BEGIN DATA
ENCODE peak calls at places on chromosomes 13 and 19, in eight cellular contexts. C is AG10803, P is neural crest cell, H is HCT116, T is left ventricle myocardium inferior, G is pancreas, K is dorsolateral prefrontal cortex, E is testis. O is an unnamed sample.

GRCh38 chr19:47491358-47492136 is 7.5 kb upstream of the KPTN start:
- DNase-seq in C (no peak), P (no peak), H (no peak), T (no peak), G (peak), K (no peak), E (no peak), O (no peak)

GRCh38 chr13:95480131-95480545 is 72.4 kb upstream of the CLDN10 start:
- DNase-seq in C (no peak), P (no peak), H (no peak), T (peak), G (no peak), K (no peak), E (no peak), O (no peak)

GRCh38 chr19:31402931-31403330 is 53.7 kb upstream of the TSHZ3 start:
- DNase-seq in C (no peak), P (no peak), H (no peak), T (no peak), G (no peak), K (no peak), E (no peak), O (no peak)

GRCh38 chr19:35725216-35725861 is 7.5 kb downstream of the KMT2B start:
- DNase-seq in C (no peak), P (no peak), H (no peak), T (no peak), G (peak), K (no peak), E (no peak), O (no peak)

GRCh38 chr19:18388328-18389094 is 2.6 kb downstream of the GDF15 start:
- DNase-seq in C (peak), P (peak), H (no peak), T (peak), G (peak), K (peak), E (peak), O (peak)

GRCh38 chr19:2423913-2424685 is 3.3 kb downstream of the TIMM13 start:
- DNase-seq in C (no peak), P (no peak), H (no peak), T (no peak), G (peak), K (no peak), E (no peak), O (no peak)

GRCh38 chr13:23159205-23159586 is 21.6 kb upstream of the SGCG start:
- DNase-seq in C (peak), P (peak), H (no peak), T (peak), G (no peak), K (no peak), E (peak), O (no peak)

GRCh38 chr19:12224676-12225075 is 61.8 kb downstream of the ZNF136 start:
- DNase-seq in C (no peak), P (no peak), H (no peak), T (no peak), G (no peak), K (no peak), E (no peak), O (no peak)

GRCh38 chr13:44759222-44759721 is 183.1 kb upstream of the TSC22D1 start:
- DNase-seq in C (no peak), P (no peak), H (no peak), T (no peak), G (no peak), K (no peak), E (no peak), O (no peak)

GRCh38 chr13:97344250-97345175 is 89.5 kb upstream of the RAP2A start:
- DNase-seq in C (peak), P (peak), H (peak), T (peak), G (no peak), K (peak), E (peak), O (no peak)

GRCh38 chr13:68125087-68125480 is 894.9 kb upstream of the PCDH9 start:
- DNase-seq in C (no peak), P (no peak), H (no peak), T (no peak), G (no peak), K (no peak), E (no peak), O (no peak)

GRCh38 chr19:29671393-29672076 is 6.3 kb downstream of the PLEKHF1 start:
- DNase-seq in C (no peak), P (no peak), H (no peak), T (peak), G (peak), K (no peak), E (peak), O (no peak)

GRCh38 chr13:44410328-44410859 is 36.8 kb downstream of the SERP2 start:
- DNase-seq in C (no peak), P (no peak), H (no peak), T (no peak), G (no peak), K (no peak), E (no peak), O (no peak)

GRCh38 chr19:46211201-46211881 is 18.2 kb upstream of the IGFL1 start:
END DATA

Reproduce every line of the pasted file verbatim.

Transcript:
ENCODE peak calls at places on chromosomes 13 and 19, in eight cellular contexts. C is AG10803, P is neural crest cell, H is HCT116, T is left ventricle myocardium inferior, G is pancreas, K is dorsolateral prefrontal cortex, E is testis. O is an unnamed sample.

GRCh38 chr19:47491358-47492136 is 7.5 kb upstream of the KPTN start:
- DNase-seq in C (no peak), P (no peak), H (no peak), T (no peak), G (peak), K (no peak), E (no peak), O (no peak)

GRCh38 chr13:95480131-95480545 is 72.4 kb upstream of the CLDN10 start:
- DNase-seq in C (no peak), P (no peak), H (no peak), T (peak), G (no peak), K (no peak), E (no peak), O (no peak)

GRCh38 chr19:31402931-31403330 is 53.7 kb upstream of the TSHZ3 start:
- DNase-seq in C (no peak), P (no peak), H (no peak), T (no peak), G (no peak), K (no peak), E (no peak), O (no peak)

GRCh38 chr19:35725216-35725861 is 7.5 kb downstream of the KMT2B start:
- DNase-seq in C (no peak), P (no peak), H (no peak), T (no peak), G (peak), K (no peak), E (no peak), O (no peak)

GRCh38 chr19:18388328-18389094 is 2.6 kb downstream of the GDF15 start:
- DNase-seq in C (peak), P (peak), H (no peak), T (peak), G (peak), K (peak), E (peak), O (peak)

GRCh38 chr19:2423913-2424685 is 3.3 kb downstream of the TIMM13 start:
- DNase-seq in C (no peak), P (no peak), H (no peak), T (no peak), G (peak), K (no peak), E (no peak), O (no peak)

GRCh38 chr13:23159205-23159586 is 21.6 kb upstream of the SGCG start:
- DNase-seq in C (peak), P (peak), H (no peak), T (peak), G (no peak), K (no peak), E (peak), O (no peak)

GRCh38 chr19:12224676-12225075 is 61.8 kb downstream of the ZNF136 start:
- DNase-seq in C (no peak), P (no peak), H (no peak), T (no peak), G (no peak), K (no peak), E (no peak), O (no peak)

GRCh38 chr13:44759222-44759721 is 183.1 kb upstream of the TSC22D1 start:
- DNase-seq in C (no peak), P (no peak), H (no peak), T (no peak), G (no peak), K (no peak), E (no peak), O (no peak)

GRCh38 chr13:97344250-97345175 is 89.5 kb upstream of the RAP2A start:
- DNase-seq in C (peak), P (peak), H (peak), T (peak), G (no peak), K (peak), E (peak), O (no peak)

GRCh38 chr13:68125087-68125480 is 894.9 kb upstream of the PCDH9 start:
- DNase-seq in C (no peak), P (no peak), H (no peak), T (no peak), G (no peak), K (no peak), E (no peak), O (no peak)

GRCh38 chr19:29671393-29672076 is 6.3 kb downstream of the PLEKHF1 start:
- DNase-seq in C (no peak), P (no peak), H (no peak), T (peak), G (peak), K (no peak), E (peak), O (no peak)

GRCh38 chr13:44410328-44410859 is 36.8 kb downstream of the SERP2 start:
- DNase-seq in C (no peak), P (no peak), H (no peak), T (no peak), G (no peak), K (no peak), E (no peak), O (no peak)

GRCh38 chr19:46211201-46211881 is 18.2 kb upstream of the IGFL1 start: